Of course, it’s one thing to say that my wife can diagnose exactly how bad the kidney failure has gotten just by smelling a cat’s breath, and it’s quite another to come to grips with reaching the end of the road for a beloved pet. I led off this post talking about “our cat” and I honestly do, at this point, feel that the cat was jointly ours, but in reality she was always very much my wife’s cat. My wife and I tease each other about being sole custodians of various pets depending on how much they have aggravated or enraged us recently (“Your dog peed on the carpet again.” “Your cat woke me up attacking my toes in the middle of the night.”) although we co-adopted four out of five of them. My wife’s cat, on the other hand, predates me. She was living in my wife’s apartment the very first time I paid a call on her in the early water-testings that would ultimately culminate in us taking the plunge together. It’s a fairly risible cliche, the single gal with a pet cat and the new boyfriend and the power struggles and pecking orders that have to be negotiated, but I lived through that hoary old script and can vouch firsthand for exactly how many grains of truth are in it. (A lot or grains, I vouch.)
So my wife and her cat had been through a lot together, more even than my wife and I have been through together, and my wife loved that beautiful old Torbie very much. It’s a paradox that making the decision that’s best for an animal’s welfare, measured in terms of the avoidance of needless suffering, often means making the decision that hurts your heart the most. Sometimes it takes a lot of love to let go. So this morning my wife went in to work early so that she could say goodbye to her beloved pet. It wasn’t easy, it simply needed to be done, and we’re all a little sadder for it.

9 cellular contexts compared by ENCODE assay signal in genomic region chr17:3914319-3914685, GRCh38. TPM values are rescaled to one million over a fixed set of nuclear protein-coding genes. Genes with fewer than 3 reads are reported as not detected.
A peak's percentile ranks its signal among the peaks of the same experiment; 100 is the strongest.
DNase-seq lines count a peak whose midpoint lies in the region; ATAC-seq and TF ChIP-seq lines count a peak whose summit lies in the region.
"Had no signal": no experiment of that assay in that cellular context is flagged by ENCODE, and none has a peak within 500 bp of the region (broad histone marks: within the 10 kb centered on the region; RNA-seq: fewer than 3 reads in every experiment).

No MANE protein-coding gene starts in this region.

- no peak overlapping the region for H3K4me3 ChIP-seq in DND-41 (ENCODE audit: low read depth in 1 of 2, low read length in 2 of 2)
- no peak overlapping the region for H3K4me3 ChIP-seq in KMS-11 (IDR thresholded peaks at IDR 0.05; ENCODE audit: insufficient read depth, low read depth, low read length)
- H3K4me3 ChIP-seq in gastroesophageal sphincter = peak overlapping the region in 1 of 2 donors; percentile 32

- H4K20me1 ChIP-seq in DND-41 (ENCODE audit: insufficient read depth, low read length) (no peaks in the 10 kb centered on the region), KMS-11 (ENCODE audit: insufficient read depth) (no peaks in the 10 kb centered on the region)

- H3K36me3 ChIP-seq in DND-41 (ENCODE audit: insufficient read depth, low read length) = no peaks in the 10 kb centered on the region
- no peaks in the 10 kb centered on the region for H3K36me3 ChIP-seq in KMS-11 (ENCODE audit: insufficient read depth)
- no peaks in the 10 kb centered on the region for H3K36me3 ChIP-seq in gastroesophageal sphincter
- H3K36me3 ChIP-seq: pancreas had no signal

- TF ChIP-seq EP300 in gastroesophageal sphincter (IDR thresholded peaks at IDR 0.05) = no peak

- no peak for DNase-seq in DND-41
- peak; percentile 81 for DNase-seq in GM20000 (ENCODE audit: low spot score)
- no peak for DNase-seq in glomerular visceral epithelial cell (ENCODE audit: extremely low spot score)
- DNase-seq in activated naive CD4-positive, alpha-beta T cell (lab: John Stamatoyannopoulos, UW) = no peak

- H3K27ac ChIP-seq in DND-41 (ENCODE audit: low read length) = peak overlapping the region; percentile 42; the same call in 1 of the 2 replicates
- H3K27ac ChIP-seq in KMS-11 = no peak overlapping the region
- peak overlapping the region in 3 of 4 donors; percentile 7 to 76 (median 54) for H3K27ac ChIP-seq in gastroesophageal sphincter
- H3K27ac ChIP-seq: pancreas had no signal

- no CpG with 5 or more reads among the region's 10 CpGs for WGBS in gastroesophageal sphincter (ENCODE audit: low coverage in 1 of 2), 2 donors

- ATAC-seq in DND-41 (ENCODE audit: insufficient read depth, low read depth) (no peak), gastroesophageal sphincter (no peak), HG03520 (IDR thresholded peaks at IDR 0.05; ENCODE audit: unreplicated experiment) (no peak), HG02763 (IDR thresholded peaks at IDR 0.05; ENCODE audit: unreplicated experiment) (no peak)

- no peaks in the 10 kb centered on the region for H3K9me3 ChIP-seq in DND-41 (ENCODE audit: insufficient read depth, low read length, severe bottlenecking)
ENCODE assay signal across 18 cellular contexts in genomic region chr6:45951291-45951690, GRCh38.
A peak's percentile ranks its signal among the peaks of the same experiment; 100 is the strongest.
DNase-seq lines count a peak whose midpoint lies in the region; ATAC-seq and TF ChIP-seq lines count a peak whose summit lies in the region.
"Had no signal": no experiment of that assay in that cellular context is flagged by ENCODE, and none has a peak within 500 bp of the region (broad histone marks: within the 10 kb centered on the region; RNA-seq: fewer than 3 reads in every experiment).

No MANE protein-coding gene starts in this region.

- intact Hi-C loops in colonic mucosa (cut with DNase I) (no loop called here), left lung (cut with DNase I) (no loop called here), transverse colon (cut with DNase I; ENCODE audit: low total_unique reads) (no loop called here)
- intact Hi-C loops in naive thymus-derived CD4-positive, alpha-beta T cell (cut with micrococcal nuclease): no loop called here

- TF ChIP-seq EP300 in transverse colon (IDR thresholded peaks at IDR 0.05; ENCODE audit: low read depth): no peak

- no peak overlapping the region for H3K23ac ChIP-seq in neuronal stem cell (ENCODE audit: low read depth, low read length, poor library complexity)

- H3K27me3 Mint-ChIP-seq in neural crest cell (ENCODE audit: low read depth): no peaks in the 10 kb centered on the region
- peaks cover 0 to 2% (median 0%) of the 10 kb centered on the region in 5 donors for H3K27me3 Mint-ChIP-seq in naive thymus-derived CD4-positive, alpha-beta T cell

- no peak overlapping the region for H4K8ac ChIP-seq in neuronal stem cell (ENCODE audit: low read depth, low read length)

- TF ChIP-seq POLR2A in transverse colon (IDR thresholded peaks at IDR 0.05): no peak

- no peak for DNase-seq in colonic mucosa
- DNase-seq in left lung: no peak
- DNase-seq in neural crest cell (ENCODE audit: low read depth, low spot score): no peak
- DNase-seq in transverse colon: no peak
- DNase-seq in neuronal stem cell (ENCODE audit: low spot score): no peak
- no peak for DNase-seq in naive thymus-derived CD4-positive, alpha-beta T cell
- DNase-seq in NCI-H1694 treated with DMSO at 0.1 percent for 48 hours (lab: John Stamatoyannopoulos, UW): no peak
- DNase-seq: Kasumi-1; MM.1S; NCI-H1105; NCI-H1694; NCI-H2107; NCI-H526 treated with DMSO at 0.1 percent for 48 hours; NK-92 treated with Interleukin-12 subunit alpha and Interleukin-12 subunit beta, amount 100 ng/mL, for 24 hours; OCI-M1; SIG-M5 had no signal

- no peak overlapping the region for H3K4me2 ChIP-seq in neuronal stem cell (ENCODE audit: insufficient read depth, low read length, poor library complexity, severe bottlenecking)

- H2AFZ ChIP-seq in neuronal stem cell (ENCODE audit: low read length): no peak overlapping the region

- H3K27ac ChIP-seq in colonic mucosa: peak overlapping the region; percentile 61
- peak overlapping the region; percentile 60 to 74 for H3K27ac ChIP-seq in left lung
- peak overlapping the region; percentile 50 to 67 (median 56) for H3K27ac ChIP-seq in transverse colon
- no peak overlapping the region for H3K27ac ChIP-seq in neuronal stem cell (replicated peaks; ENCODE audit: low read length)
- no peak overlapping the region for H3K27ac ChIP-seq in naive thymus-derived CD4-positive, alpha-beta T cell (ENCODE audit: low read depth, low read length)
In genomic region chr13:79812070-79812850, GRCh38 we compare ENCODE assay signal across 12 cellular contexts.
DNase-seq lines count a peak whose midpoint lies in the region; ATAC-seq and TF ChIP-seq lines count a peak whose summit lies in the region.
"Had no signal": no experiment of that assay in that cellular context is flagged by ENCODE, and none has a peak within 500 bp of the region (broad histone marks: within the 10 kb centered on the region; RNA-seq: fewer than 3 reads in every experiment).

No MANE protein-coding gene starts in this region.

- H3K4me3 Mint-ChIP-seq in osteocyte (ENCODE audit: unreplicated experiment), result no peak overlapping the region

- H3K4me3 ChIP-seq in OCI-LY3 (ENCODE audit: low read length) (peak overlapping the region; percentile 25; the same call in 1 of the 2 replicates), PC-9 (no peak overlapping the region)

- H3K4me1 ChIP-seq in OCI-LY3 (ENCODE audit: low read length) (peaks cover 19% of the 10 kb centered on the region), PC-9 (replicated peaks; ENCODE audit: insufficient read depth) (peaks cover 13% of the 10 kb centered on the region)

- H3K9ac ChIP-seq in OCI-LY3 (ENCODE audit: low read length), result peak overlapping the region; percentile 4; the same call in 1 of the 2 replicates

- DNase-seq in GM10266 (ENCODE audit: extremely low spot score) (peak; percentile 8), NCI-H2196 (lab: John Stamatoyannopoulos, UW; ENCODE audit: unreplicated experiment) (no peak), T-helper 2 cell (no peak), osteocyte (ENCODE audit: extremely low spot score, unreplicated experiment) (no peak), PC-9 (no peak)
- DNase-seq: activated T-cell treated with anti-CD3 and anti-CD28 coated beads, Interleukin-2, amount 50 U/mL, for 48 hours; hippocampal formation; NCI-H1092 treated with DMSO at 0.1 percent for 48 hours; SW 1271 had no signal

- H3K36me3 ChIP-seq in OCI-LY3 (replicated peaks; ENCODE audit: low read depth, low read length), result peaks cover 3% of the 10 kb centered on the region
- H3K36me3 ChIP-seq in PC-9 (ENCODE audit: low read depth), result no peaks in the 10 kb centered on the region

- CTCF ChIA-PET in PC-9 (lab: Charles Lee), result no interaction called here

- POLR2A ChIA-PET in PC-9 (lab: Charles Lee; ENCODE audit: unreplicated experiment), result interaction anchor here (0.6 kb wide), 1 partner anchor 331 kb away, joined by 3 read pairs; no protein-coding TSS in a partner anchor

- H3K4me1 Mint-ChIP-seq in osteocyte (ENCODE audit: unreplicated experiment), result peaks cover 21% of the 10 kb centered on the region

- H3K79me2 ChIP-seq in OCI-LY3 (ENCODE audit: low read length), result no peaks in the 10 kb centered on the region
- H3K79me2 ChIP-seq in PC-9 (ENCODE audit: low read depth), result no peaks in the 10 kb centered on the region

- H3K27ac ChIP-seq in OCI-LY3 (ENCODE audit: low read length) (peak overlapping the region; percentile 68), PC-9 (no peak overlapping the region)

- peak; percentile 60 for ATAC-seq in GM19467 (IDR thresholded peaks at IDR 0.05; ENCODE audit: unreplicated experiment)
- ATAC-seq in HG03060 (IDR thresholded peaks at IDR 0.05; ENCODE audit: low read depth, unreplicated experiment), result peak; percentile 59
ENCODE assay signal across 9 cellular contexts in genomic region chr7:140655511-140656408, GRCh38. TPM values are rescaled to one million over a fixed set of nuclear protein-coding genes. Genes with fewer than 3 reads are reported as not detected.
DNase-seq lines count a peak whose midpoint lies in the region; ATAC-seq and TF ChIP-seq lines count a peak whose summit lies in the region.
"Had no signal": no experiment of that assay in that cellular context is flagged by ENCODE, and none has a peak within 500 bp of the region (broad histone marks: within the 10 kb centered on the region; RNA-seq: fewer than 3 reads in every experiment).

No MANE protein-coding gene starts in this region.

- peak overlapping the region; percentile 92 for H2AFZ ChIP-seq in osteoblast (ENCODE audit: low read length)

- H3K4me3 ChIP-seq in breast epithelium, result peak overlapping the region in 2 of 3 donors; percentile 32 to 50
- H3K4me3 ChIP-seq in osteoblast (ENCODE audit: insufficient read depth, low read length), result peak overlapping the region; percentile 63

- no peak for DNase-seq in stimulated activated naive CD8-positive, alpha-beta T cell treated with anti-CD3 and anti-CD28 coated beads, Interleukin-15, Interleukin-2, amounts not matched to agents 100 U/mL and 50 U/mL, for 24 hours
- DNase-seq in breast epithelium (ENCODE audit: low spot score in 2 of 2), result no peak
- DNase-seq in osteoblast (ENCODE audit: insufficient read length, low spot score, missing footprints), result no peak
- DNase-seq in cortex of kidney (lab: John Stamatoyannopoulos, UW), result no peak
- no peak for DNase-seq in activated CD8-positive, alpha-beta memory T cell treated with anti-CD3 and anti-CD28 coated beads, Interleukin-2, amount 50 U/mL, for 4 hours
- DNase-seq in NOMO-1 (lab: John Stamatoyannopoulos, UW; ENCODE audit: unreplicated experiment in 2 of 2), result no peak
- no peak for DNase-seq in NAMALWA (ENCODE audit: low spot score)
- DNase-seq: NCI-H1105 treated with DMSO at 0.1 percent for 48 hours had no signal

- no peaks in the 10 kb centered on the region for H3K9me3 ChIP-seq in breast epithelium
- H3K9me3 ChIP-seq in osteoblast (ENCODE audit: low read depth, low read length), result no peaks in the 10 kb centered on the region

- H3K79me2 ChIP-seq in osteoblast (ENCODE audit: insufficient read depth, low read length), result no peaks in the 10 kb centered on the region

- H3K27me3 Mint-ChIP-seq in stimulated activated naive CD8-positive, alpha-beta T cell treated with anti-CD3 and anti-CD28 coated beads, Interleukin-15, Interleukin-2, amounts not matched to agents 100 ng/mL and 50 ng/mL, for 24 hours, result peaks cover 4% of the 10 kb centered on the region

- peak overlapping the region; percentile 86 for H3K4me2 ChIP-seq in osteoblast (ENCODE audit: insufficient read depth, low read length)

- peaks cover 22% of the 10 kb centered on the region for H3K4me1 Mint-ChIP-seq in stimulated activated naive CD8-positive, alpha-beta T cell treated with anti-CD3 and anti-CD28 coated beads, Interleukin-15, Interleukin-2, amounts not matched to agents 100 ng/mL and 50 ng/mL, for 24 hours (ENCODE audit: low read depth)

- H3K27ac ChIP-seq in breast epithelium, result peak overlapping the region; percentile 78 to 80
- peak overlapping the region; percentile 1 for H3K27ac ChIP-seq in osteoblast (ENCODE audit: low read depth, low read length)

Well, I say “we all” (because apparently I’m feeling expansive and inclusive this morning) but I’m not sure if it really applies to the children. People will say that one of the reasons why it’s good to have pets is because it gives you an opening to confront and deal with issues of mortality with your kids. We’ve had to put cats to sleep before, but they were temporary pets at best, who came to us with built-in problems they never quite got over. This was the first time a long-standing member of the family was terminal, and we broached it delicately but straightforwardly with the little guy and the little girl (the baby obviously having no clue what’s going on). The little guy said he understood that the Torbie was leaving that morning with mommy and never coming back, but also, oh so tactfully and truthfully, said he wasn’t sad about it. (He’s much more of a dog person, to be fair.) The little girl also said she understood that it was time to say goodbye forever to the cat, but she’s right on the bubble between understanding abstract concepts and being really, really good at parroting things back at us, so who knows.
So my wife held the cat on her lap on the couch and had the kids come over and say goodbye, and they complied. And, standing nearby, I added, “We’ll miss you,” and as expected my daughter mimicked that sentiment verbatim. My son, on the other hand, looked at me very doubtfully, silently conveying the obvious question: “Am I supposed to say that even though I won’t miss her?” Still, not one to pass up a teachable moment, I tried to pivot from grief to empathy by prompting the little guy to tell his mother “You’ll miss her, and I’m sorry you’re sad.” So at least there was that.
Anyway, it’s a gloomy day in our little fiefdom today, which matches the gray weather outside pretty perfectly. Tomorrow is a whole new month, and hopefully things will brighten in all senses as it comes.